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Last Updated: Wednesday, 22 December, 2004, 13:43 GMT
E Timor commission planned
East Timor President Gusmao at a cemetery, October 2004
East Timor's president wants better relations with Indonesia
Indonesia and East Timor have announced a joint commission to investigate the violence in East Timor four years ago, in which more than 1,000 people died.

The United Nations had been considering its own inquiry, but this initiative could make those plans redundant.

Few people have been punished for the violence, to international concern.

Local gangs, aided by Indonesian soldiers, waged a bloody campaign after a UN-organised vote which saw East Timor choose to split from Indonesia.

The decision to create the Commission on Truth and Friendship is reported to have been made when Indonesian President Susilo Bambang Yudhoyono met East Timor President Xanana Gusmao in Bali earlier this month.

The foreign ministers of the two countries - Hassan Wirajuda of Indonesia and Jose Ramos Horta from East Timor - then discussed the idea privately with UN Secretary-General Kofi Annan.

This is an initiative that we believe is highly positive and will shed truth on the events of the past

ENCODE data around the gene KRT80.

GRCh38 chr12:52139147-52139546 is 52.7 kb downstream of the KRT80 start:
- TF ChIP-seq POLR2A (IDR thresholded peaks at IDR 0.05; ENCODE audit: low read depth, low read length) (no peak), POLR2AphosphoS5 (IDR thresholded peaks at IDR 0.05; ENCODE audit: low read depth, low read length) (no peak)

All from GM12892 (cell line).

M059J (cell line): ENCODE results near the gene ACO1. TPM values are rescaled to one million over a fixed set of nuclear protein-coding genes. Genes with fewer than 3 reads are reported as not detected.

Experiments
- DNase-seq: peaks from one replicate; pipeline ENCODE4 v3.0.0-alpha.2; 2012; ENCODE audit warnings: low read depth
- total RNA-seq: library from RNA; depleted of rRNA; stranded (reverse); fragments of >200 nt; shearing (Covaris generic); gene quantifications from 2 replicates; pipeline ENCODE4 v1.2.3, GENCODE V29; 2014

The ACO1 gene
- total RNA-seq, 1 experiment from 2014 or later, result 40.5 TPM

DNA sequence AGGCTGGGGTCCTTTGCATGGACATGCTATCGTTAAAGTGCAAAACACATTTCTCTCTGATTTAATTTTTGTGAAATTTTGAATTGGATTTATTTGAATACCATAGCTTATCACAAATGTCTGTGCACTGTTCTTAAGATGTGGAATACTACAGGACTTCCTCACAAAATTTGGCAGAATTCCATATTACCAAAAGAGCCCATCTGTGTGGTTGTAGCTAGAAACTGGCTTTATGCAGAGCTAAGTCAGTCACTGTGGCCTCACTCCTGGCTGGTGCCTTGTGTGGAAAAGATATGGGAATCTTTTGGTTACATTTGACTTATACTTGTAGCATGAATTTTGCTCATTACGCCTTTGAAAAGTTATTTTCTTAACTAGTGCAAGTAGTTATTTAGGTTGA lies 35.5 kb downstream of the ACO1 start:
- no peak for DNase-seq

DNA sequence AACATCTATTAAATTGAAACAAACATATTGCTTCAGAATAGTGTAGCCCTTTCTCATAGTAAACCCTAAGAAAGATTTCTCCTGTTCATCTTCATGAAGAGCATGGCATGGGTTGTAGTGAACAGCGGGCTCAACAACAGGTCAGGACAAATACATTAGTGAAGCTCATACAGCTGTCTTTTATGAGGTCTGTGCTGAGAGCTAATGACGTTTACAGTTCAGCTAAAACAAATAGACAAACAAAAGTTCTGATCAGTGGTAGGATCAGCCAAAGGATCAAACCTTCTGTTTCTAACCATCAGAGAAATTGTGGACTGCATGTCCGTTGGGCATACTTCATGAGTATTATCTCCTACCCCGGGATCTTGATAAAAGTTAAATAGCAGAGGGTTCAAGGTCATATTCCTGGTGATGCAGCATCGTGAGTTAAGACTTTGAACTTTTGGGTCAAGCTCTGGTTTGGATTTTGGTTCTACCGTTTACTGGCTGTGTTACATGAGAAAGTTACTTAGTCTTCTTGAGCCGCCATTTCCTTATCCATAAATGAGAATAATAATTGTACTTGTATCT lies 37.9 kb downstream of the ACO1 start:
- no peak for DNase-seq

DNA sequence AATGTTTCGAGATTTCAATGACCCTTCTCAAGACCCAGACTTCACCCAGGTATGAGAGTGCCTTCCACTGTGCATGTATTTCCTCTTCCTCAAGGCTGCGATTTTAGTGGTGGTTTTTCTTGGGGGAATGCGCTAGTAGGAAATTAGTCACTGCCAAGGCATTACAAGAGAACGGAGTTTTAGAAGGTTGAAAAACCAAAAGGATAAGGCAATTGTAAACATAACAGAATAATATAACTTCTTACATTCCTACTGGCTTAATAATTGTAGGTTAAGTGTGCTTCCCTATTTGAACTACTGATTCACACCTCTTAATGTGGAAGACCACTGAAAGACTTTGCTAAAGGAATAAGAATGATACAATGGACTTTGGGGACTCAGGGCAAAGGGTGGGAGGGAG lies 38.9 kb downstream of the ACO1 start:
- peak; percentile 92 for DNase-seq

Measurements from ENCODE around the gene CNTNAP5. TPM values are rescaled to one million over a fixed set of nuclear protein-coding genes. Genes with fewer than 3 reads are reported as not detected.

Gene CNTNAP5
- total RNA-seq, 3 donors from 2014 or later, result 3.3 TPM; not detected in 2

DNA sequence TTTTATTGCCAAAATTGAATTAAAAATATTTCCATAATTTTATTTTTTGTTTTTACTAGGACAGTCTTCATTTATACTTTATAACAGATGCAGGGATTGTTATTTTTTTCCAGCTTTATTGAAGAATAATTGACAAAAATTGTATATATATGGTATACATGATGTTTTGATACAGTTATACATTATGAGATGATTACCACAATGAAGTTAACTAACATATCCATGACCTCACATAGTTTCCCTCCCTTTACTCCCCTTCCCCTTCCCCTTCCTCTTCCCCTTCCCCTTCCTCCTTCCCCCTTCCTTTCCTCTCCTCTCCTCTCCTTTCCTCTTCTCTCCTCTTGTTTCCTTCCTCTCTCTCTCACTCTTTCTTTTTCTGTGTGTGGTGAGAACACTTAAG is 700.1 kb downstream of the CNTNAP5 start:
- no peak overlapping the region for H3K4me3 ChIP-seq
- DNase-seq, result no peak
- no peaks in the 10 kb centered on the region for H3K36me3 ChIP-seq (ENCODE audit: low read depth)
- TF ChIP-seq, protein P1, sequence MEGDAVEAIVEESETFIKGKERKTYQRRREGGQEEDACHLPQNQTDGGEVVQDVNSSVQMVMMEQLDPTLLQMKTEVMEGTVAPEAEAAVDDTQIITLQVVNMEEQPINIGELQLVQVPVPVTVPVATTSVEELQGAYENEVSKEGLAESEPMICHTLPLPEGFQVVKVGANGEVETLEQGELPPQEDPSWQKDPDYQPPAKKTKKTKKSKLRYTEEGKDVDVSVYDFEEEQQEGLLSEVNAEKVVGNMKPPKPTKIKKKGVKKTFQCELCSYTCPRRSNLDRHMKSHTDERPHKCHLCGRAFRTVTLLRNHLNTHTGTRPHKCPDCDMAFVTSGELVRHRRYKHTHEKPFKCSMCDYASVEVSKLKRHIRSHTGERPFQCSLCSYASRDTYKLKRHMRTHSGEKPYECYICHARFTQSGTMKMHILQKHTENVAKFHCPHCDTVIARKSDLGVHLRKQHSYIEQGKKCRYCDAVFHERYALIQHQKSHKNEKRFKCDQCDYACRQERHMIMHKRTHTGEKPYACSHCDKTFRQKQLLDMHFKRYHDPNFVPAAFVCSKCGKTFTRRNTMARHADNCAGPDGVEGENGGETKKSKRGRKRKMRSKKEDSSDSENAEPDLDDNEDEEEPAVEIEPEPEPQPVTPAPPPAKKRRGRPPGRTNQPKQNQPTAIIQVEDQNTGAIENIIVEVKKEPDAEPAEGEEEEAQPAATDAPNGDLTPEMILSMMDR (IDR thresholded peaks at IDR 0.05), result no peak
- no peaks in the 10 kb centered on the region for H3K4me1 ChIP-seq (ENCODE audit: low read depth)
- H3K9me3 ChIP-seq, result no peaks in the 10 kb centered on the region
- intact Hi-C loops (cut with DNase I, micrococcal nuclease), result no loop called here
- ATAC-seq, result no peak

Jose Ramos Horta, East Timor Foreign Minister

They announced the new commission on Tuesday, asking for international assistance to help it get started.

"This is an initiative that we believe is highly positive and will shed truth on the events of the past," Mr Ramos Horta said.

He added that the plan was an "unprecedented initiative in international relations" as it involved the participation of both countries.

Mr Wirayuda told the French news agency AFP that the commission was "meant as an alternative to the idea of establishing a commission of experts by the secretary-general".

But he conceded that Mr Annan had not yet said whether he would go ahead with a separate UN inquiry.

Few convictions

Last month the UN expressed concern at Indonesia's failure to punish those responsible for the violence following East Timor's independence vote in 1999.

Jakarta set up a special human rights court in 2000 to try military and police officers charged in connection with the unrest.

But most of the convictions have now been quashed, and international rights groups have questioned the court's effectiveness.

East Timor - which became an independent nation in 2002 - has played down the lack of convictions, and has instead stressed the importance of building good relations with Jakarta.




SEE ALSO:
East Timor's unfinished business
05 Nov 04 |  Asia-Pacific
Ex-East Timor governor acquitted
05 Nov 04 |  Asia-Pacific
US 'dismayed' at E Timor tribunal
10 Aug 04 |  Asia-Pacific
Jakarta rejects Timor convictions
06 Aug 04 |  Asia-Pacific
Timeline: East Timor
13 Nov 03 |  Country profiles
Country profile: East Timor
13 Nov 03 |  Country profiles


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